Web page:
How Cincinnati Made The College Football Playoff: A Look At How The Bearcats Got So Good | GMTM
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How Cincinnati Made The College Football Playoff: A Look At How The Bearcats Got So Good

ByAndrew Pistone

Published on Thu Dec 16 2021


7 min read

How Cincinnati Made The College Football Playoff: A Look At How The Bearcats Got So Good

It’s been one of the most memorable stories we’ve had in recent college football history. The Cincinnati Bearcats, out of the little known American Athletic Conference, will be going toe to toe with the likes of the Alabama Crimson Tide in the College Football Playoff on New Years Eve.

It’s a majestic rise to fame for a program that might be most well known as a trivia answer for the ever popular question, “Where did Travis Kelce play his college ball?”

While their 2021 campaign will be remembered for a very long time, the fact of the matter is that they’ve been playing high level football for several years. Head coach Luke Fickell has done a tremendous job with the program, as the team has only lost one game in two years. It was a three point loss to the University of Georgia in the Peach Bowl last year, which planted the seed for the standout season Cincinnati is having now.

As the country starts to delve into the remarkable story of Cincinnati football, prospective college athletes and their families can get a unique glimpse of what it’s like to be a Bearcat both on and off the field. The school is hosting a virtual visit for motivated prospects in the upcoming classes, which will give folks a sneak peak into the level of commitment the school has had in upgrading their facilities.


Although Nippert Stadium has been home to Bearcats football since 1901, renovations to the facility within the last decade have modernized its look and feel. A skywalk was built in the stadium so die-hard Bearcats fans wouldn’t miss a minute of the action while stepping away for a beverage or some food. Additionally, 5,000 more seats were added to the stadium, to increase its capacity to 40,000. Once the project completed in 2017, students were excited to take in a game from their spiffed up homefield.

“I think making it bigger gets more people involved,” said then-freshman Jackson Forbes. “The more people there, the better the energy is at the stadium.” Via

Nippert Stadium is also approximately 30 minutes from downtown Cincinnati, which allows fans who are not living on the outskirts of campus a chance to head north to experience Bearcats football.

The university has also spent, and will continue to spend a significant amount of money updating its residence halls for students. In 2016, the school finished renovating Scioto Hall into an apartment-like building after a $38 million project*. Cincinnati is continuing to double down on ensuring its pupils have a comfortable living experience by investing another $80.4 million* into refurbishing Calhoun Hall. Upgrades such as a new lounge, suite-style dorms and private restrooms are expected to be completed before the 2023-2024 school year.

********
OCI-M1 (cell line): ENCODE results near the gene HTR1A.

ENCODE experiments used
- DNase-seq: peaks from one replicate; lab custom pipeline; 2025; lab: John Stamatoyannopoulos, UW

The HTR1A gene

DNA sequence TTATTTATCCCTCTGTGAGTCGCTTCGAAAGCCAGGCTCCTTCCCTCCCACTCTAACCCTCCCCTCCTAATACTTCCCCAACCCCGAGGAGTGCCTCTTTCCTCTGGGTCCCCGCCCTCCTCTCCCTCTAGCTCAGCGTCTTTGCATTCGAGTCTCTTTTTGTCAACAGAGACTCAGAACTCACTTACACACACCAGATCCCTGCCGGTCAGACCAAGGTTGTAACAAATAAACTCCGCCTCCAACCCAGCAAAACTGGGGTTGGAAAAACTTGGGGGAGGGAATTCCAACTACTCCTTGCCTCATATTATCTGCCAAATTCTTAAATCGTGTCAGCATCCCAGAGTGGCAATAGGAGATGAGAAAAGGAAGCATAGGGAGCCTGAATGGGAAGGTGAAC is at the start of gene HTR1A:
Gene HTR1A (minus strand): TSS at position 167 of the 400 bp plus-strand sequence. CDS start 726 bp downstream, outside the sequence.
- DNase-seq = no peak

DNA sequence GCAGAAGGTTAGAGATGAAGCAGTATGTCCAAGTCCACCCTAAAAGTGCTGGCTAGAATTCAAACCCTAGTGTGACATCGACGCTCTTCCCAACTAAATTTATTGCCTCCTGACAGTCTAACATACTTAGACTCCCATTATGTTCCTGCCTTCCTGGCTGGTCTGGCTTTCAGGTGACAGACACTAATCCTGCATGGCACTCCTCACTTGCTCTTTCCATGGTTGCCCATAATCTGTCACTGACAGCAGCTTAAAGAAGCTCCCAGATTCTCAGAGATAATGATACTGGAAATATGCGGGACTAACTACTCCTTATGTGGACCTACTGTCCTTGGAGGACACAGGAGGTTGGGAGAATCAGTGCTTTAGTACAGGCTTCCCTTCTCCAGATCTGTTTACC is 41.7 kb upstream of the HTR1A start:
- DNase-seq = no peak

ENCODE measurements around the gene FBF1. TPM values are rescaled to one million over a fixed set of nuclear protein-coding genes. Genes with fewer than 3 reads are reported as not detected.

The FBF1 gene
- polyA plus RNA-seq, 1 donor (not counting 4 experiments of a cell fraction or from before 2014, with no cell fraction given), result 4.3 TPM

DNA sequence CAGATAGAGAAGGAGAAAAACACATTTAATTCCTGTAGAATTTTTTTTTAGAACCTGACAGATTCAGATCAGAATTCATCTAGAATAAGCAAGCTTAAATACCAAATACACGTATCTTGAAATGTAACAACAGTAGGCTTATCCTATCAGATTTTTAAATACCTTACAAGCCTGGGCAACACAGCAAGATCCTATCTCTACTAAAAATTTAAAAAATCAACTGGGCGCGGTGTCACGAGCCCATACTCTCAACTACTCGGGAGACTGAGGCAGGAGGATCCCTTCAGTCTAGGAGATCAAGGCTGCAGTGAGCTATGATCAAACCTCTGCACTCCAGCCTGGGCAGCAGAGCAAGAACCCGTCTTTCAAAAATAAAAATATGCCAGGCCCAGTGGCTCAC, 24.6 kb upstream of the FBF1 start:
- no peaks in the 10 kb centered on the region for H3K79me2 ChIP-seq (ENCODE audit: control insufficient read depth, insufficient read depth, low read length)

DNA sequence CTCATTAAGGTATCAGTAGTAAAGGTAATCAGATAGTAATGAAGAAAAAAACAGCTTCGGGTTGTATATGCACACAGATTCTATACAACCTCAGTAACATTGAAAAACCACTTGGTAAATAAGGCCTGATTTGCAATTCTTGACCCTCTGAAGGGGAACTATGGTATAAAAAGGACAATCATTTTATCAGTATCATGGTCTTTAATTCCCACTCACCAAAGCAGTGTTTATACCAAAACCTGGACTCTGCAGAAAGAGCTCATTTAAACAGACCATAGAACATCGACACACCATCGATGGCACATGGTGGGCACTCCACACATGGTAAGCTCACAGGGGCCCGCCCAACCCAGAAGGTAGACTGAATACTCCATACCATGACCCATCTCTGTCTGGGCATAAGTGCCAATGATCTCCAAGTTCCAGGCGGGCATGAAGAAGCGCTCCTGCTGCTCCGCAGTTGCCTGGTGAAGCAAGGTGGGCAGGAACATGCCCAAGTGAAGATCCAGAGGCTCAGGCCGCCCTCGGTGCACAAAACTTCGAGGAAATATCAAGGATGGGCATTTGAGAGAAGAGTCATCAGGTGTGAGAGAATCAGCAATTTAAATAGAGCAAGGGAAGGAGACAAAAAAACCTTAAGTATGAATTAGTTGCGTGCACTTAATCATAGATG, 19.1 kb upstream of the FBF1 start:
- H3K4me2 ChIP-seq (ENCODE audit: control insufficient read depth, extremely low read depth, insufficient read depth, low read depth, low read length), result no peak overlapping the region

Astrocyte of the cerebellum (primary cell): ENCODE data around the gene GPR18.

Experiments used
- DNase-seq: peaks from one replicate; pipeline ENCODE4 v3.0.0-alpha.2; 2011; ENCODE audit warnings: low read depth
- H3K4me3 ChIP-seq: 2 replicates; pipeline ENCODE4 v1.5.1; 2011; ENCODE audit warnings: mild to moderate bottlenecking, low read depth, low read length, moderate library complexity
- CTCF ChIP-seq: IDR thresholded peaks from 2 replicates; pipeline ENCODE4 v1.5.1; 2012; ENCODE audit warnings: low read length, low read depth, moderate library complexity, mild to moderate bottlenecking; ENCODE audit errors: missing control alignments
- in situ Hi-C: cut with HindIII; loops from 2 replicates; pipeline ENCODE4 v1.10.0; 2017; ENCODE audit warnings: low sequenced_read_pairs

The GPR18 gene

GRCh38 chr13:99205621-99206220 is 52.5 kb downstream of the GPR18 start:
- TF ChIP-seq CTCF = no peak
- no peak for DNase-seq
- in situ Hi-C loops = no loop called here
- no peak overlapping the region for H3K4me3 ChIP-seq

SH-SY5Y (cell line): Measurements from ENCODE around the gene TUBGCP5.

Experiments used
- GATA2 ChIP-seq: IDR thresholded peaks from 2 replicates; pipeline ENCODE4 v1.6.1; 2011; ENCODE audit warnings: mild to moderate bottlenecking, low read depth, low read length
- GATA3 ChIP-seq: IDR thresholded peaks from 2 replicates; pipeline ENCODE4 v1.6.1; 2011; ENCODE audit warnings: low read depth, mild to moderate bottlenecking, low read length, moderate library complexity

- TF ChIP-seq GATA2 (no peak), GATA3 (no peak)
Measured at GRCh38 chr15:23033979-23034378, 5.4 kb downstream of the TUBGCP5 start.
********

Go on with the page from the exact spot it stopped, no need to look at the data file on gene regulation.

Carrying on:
Recruiting Talent

While the Bearcats have had a smattering of NFL talent throughout the program’s football history, it seems like their baseline caliber of players has been trending upwards in recent years. In the 2021 NFL Draft, four of Cincinnati’s players were selected. That’s the most in any one draft since 2012, when the likes of Derek Wolfe and Kelce were with the program. Their success on the field has the most to do with their ability to bring in quality players, and their commitment to enhancing their campus probably doesn’t hurt, either. The Bearcats appear to be well stocked for the future, as their 2022 recruiting class is ranked number 29 in the nation by ESPN.*. Highly ranked defensive end Mario Eugenio profiles as a potentially impactful edge rusher, who committed to the school earlier this month. Additionally, Cincinnati was able to lock in 19 out of the 20 commitments during early signing day, which is an added sign that players are interested in getting to the program.

The current Bearcats roster has a few players that could be playing on Sundays in the near future. Myjai Sanders is an athletic defensive end who has the ability to make life stressful for opposing quarterbacks. His numbers don’t fly off the page, but his skill set could have him selected as early as the second round of the upcoming NFL Draft.

Running back Jerome Ford is another exciting prospect that could be an immediate contributor to an NFL roster. Some mock drafts have the Bearcats running back going in the third round, and it’s easy to see his stock rise even further with a standout performance in the college football playoff. After serving as a complementary backfield piece for Cincinnati with current Miami Dolphins running Gerrid Doaks, Ford had the backfield all to himself in 2021. His performance this year was dominant, carrying the ball at 6.2 yards a clip, and scoring 19 touchdowns on the ground. Ford has amassed over 1,200 yards rushing this season, and is the prototypical gamebreaker that NFL scouts look for these days.